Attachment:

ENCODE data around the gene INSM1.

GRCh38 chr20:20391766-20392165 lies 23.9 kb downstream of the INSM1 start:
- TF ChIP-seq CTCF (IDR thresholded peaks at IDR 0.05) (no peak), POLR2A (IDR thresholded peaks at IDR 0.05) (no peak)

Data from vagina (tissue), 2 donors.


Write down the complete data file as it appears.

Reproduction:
ENCODE data around the gene INSM1.

GRCh38 chr20:20391766-20392165 lies 23.9 kb downstream of the INSM1 start:
- TF ChIP-seq CTCF (IDR thresholded peaks at IDR 0.05) (no peak), POLR2A (IDR thresholded peaks at IDR 0.05) (no peak)

Data from vagina (tissue), 2 donors.